The attourney did not go into much detail regarding this information and this is leading to uncertainty about how much to reveal of what is an open secret: the existence of a narco-government. However, he stressed that all the necessary arrangements will be made to put out an arrest warrant to detain Jose Luis Abarca Velázquez –Iguala’s licensed fugitive mayor- as well as the minister for public security from the same town called Felipe Flores (also a fugitive).

Slowly, the  threads are starting to come together, albeit without revealing the specific reasons for the massacre. So far it has been possible to ascertain that Iguala’s mayor and his minister for security going on the run are related to their responsibility for these events, and perhaps to their belonging to the criminal group Guerreros Unidos (United Warriors). It is nothing new that mayors in this country are part of the structures of criminal organizations; one needs only to recall the overlapping of Caballeros Templarios (Knights Templar cartel) with the local governments in Michoacán to understand that it is precisely these government positions that are allowing the growth and control of places by such organizations.

There is still much to investigate, but what is known so far -from the security-camera footage- is that 22 members of Iguala’s local police arrested more than 20 students, according to testimonies collected and documented in the records of the General Attorney of the Republic.. These students were transported in official vehicles to some public ministry and then, moved into these same police vans, which took them to their execution. So far, those arrested people, police-hitmen, have admitted murdering 17 of the missing students.

What is still unclear is the extent of the connection between the mayor and the GU-municipal police group who gave the direct order to execute the students and where the missing students actually are. It is unknown whether the motivation for this massacre is political; whether it is a message to the enemy cartel Los Rojos (The Reds); or whether it is a grudge match between two party factions vying for power in the region, that is to say between the Institutional Revolutionary Party (PRI) and the Party of Democratic Revolution (PRD), or between the Figueroa family and Angel Aguirre group. In any case, the 28 bodies found in the graves thus far are being examined using blood and DNA samples to determine whether they are the remains of the students.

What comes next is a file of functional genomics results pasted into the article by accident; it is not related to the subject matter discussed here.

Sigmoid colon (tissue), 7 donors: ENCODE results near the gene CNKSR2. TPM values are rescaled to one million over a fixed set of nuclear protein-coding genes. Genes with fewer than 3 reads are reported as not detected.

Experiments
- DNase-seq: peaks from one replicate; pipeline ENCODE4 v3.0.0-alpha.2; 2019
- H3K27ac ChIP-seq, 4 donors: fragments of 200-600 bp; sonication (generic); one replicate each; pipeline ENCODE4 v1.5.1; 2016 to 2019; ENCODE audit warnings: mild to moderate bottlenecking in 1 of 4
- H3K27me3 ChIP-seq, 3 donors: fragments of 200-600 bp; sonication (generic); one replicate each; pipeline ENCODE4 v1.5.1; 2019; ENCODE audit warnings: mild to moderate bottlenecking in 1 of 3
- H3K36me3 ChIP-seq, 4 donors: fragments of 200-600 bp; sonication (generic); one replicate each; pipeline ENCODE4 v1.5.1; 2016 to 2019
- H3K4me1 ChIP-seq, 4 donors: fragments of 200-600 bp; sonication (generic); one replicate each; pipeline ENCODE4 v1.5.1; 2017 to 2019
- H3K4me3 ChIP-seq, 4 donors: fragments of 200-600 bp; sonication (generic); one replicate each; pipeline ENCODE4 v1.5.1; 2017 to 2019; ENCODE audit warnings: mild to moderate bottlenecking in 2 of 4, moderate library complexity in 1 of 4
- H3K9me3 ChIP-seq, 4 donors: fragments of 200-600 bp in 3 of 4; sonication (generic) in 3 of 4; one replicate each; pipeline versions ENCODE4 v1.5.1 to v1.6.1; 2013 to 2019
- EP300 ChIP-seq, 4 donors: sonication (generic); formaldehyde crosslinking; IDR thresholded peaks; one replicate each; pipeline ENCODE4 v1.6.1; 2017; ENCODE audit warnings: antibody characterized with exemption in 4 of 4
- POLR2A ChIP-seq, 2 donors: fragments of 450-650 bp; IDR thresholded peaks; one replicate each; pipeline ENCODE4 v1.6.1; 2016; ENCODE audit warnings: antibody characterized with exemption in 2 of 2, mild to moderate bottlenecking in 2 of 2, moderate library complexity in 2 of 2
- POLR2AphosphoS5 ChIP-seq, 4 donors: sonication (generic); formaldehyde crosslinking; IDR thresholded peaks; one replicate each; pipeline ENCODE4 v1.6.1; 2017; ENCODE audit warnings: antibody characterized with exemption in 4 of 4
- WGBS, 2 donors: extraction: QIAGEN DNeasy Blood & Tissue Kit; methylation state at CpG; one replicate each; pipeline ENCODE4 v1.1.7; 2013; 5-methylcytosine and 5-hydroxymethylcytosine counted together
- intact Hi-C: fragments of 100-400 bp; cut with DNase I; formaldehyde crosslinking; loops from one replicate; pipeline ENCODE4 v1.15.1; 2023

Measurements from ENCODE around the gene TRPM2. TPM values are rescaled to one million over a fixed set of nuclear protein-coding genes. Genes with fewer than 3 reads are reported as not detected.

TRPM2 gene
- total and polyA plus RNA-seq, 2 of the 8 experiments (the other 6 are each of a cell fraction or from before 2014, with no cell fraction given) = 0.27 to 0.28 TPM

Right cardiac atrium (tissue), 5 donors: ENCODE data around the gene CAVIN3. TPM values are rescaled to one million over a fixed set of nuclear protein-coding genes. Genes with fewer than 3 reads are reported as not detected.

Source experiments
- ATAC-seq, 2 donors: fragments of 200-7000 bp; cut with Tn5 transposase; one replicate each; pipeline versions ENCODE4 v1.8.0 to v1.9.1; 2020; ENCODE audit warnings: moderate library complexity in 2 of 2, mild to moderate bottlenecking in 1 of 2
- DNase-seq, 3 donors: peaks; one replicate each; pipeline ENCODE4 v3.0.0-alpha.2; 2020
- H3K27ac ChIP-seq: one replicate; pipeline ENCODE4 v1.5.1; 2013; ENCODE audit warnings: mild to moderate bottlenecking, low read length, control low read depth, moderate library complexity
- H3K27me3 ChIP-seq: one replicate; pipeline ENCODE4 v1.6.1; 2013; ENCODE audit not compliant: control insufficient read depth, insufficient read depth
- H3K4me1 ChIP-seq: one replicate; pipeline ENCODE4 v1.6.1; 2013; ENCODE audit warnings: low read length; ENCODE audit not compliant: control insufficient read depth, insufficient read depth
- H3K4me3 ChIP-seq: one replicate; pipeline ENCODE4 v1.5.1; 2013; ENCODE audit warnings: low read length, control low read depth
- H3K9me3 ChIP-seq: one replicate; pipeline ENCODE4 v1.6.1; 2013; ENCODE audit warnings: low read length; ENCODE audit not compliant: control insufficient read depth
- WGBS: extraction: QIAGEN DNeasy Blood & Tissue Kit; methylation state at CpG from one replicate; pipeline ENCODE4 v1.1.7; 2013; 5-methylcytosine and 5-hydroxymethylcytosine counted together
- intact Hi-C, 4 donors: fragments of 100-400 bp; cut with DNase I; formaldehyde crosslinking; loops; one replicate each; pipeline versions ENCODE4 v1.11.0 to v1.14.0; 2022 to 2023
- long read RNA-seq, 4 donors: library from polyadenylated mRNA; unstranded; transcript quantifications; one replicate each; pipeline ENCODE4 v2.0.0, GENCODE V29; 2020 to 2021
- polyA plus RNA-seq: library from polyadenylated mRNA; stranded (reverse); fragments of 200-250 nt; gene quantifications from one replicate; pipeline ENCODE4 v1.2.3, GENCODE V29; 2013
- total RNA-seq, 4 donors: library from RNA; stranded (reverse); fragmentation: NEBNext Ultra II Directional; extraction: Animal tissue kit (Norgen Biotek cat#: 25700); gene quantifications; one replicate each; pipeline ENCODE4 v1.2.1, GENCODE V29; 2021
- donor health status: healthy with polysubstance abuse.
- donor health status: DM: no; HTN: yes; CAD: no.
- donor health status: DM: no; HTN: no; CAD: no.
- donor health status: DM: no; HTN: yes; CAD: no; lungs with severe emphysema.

Meanwhile, thousands of young people from the rural Ayotzinapa School returned to the streets to demand the safe return of their missing classmates. They intermittently, but continually, blocked the Autopista del Sol (Sun Highway) at the point known as Marqués parador and subsequently at the service station of Palo Blanco. Both relatives and students insist that they will continue to pressure on the authorities and they are calling for a national demonstration this Wednesday at four o’clock, demanding the resignation of the governor Angel Aguirre Rivero and for those responsible for these atrocities to be punished.